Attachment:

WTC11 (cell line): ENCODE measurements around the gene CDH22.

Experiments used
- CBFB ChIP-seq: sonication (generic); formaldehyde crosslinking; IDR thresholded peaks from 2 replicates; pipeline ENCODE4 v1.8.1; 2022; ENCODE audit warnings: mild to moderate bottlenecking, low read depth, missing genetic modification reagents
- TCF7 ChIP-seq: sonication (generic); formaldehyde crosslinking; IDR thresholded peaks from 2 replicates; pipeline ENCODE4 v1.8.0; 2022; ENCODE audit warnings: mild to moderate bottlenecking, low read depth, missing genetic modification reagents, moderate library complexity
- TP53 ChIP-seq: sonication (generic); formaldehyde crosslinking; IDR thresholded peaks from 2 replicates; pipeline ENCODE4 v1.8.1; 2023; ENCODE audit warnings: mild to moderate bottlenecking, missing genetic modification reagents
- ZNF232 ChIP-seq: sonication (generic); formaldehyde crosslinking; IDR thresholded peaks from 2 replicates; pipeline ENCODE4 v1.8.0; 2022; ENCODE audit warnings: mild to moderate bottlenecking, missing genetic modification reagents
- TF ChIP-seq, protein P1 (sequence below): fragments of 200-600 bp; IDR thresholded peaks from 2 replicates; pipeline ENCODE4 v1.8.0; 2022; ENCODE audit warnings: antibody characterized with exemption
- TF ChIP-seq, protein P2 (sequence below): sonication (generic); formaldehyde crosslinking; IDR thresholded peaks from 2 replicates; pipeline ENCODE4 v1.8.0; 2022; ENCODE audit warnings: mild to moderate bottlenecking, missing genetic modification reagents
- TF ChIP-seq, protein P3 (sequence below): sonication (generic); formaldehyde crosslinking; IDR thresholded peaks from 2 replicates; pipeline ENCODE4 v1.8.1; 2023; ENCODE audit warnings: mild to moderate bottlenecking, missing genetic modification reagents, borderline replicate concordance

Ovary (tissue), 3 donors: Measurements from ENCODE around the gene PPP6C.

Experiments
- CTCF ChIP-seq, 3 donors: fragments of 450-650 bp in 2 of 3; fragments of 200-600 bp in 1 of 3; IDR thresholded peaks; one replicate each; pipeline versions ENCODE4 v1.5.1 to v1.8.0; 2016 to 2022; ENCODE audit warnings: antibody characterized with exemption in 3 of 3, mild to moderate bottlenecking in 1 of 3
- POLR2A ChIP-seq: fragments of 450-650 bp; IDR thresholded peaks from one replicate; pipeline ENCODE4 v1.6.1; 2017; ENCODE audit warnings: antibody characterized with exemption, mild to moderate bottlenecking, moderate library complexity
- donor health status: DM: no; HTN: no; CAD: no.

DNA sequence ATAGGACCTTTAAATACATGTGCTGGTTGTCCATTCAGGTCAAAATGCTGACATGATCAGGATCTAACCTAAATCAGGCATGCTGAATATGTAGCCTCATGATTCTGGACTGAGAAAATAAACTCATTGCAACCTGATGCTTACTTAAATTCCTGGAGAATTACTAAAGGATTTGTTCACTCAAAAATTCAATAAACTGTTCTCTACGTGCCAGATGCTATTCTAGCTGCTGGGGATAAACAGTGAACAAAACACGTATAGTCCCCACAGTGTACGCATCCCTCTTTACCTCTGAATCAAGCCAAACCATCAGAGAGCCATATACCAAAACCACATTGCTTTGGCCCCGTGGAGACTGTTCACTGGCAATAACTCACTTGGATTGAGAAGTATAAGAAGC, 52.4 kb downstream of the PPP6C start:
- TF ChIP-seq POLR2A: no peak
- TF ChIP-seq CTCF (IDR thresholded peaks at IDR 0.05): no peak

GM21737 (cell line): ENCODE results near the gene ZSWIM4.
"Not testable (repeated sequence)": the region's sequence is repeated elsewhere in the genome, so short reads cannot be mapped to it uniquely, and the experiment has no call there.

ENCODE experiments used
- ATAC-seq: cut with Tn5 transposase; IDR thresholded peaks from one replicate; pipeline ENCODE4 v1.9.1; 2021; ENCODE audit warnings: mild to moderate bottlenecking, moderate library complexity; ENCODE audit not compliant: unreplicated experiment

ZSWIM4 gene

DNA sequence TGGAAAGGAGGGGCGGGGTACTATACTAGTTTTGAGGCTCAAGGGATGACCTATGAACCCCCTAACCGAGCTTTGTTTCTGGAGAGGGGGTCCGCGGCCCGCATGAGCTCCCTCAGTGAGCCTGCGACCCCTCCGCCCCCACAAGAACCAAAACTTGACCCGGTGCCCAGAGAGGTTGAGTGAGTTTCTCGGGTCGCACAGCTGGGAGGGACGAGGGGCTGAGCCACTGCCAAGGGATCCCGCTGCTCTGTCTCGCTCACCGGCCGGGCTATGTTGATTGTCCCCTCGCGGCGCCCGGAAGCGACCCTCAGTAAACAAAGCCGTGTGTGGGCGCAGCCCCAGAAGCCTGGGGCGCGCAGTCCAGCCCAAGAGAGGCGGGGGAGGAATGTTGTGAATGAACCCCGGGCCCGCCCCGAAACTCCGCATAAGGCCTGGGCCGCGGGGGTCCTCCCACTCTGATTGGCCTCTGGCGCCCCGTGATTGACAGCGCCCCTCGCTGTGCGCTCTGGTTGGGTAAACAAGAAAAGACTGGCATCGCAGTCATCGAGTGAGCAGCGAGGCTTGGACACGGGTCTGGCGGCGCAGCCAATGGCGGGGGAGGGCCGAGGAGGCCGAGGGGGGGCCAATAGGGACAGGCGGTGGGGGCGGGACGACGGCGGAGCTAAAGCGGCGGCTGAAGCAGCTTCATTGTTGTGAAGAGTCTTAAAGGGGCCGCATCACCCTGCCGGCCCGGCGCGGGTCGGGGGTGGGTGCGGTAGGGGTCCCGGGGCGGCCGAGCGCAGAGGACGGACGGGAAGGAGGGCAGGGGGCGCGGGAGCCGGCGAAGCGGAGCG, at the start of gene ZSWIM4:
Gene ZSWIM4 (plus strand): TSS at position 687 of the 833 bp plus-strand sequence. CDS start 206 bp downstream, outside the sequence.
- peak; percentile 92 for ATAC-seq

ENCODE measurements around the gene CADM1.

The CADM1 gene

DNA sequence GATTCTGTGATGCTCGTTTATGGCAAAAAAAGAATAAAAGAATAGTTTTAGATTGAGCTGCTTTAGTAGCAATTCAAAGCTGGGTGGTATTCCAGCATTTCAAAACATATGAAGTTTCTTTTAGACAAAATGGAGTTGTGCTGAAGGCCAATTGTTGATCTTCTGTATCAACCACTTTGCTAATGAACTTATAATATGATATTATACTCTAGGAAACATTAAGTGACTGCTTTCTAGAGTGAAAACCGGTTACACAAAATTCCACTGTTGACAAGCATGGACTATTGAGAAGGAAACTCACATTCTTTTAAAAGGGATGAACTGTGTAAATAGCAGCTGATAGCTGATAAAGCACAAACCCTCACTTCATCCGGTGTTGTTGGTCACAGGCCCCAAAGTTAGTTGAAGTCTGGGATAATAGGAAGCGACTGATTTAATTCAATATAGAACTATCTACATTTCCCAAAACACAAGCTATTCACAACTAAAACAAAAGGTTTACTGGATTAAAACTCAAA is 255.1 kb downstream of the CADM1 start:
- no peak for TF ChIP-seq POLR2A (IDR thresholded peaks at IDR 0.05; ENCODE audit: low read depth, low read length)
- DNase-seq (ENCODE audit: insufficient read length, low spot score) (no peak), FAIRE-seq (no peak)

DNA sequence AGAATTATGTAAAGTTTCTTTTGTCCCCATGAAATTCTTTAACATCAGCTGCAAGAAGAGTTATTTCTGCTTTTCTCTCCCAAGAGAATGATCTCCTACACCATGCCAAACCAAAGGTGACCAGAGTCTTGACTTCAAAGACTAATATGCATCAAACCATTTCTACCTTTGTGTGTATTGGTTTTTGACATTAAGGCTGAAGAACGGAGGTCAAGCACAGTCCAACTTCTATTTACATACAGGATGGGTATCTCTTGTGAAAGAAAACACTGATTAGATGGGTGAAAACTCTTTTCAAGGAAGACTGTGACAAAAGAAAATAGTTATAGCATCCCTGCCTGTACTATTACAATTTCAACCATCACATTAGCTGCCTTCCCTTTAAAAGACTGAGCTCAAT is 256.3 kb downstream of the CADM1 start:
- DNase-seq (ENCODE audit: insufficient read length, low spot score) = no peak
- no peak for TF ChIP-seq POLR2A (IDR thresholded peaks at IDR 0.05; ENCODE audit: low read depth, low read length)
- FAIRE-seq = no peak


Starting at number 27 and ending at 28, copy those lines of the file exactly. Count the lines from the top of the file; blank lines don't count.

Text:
The CADM1 gene

DNA sequence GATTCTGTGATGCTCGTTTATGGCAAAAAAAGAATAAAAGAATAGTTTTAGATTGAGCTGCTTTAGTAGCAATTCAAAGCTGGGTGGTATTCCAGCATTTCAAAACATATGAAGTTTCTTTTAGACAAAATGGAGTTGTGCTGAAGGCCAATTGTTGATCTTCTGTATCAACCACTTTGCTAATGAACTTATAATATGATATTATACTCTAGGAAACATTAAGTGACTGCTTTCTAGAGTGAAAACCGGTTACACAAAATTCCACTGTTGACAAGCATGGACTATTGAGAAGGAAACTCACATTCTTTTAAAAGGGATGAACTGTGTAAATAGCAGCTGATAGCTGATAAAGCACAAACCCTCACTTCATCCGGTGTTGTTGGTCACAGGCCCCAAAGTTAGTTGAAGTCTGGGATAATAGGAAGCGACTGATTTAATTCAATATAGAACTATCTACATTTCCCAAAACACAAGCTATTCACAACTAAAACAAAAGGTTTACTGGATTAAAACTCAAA is 255.1 kb downstream of the CADM1 start: